This morning's showers are expected to continue as a southwesterly flow prevails ahead of an incoming cold front.
It will become more rainy and snowy in the mountains later today, with heavy snow possible in the Cascades this evening and into Thursday early. As a result of the cold front passing through Thursday afternoon, precipitation will be limited to showers.
As we go into the holiday weekend, much colder air will flow into the area, which will remain for the rest of the week.
Additional meteorological disturbances will keep the prospect of precipitation throughout the cold weather alive, perhaps bringing heavy snow to the lowest altitudes of the mountain ranges as well.
From now through Friday, because of the southwesterly flow continuing ahead of a coming Gulf of Alaska cold front, mild weather and isolated showers are expected to prevail over most districts.
A layer of cooler air has remained stuck in the Hood River Valley, resulting in some sporadic freezing rain as the storms pass across the area. Temperatures remain marginal for any consequences near the river/I-84 level, but some ice is anticipated to develop on untreated roadways when temperatures rise above 500-1000 feet to closer to 30 degrees Fahrenheit.
As a result, the Winter Weather Advisory in effect for the upper Hood River Valley will remain in effect for a few more hours, after which temperatures should gradually reduce around daybreak.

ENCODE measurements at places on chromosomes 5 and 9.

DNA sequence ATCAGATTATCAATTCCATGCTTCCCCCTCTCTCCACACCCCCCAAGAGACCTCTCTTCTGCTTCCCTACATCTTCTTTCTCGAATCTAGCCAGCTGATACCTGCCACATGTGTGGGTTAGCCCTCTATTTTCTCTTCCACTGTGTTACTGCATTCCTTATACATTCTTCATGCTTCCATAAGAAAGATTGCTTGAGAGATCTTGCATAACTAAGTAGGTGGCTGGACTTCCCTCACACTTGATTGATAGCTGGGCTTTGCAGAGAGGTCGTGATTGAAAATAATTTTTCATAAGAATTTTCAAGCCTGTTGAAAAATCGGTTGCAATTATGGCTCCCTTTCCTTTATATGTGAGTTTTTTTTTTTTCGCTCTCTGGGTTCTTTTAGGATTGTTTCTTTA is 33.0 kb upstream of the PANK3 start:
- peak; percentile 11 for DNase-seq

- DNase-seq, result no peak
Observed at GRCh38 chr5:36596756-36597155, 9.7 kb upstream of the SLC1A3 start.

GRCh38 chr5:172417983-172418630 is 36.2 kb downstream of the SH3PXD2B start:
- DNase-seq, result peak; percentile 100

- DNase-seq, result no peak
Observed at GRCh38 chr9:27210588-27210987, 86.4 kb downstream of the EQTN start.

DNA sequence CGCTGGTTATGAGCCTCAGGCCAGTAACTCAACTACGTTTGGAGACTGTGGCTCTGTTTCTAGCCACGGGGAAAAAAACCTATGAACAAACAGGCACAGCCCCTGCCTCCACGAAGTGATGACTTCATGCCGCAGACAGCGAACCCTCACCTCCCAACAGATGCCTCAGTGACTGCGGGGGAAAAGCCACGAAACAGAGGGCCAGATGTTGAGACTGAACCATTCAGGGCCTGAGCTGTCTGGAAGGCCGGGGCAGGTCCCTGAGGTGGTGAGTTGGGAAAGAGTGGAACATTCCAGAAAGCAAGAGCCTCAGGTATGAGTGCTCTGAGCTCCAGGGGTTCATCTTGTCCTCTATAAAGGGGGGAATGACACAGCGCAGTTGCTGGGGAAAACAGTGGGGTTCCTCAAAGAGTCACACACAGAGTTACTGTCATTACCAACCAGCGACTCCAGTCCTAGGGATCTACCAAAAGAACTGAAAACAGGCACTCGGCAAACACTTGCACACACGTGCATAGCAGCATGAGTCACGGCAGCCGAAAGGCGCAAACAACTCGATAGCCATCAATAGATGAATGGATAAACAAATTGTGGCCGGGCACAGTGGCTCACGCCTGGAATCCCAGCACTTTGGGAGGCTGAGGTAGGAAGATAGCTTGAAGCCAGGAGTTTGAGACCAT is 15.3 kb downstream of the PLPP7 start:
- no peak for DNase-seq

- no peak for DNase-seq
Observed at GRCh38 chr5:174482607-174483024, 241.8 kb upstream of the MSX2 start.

Late tonight and early Thursday morning, the aforementioned cold front will pass southeast through the forecast area, bringing rain to the area. After this front passes through, the air mass behind it will be much colder, reducing snow levels to roughly 2000 feet on Thursday.
With this frontal system, the chance of reaching winter storm criteria in the Cascades looks to be minor, but it is near enough that we will keep the warning in place. Currently, 10 to 18 inches look reasonable bet above 4000-5000 ft elevation.
With a respite in between, expect two waves of precipitation: one later tonight into this evening, and another along with the cold front Thursday morning. It will be necessary to monitor QPF throughout the Oregon Coast since rivers are already overflowing due to recent rainfall.
Precipitation after the next Gulf of Alaska cold front will continue through Friday, with some enhancement and a spell of stratiform rain and mountain snow possible later Thursday night into Friday when the next cold front goes through.
The fact that snow levels are dropping into the foothills, combined with a plentiful supply of moisture, means that this front might deliver warning accumulations of 6 or more inches to the Coast Range and Cascade foothills.
Another storm will bring more showers on Christmas Eve, but the southerly flow should maintain snow levels above the valley floors, at least for the time being.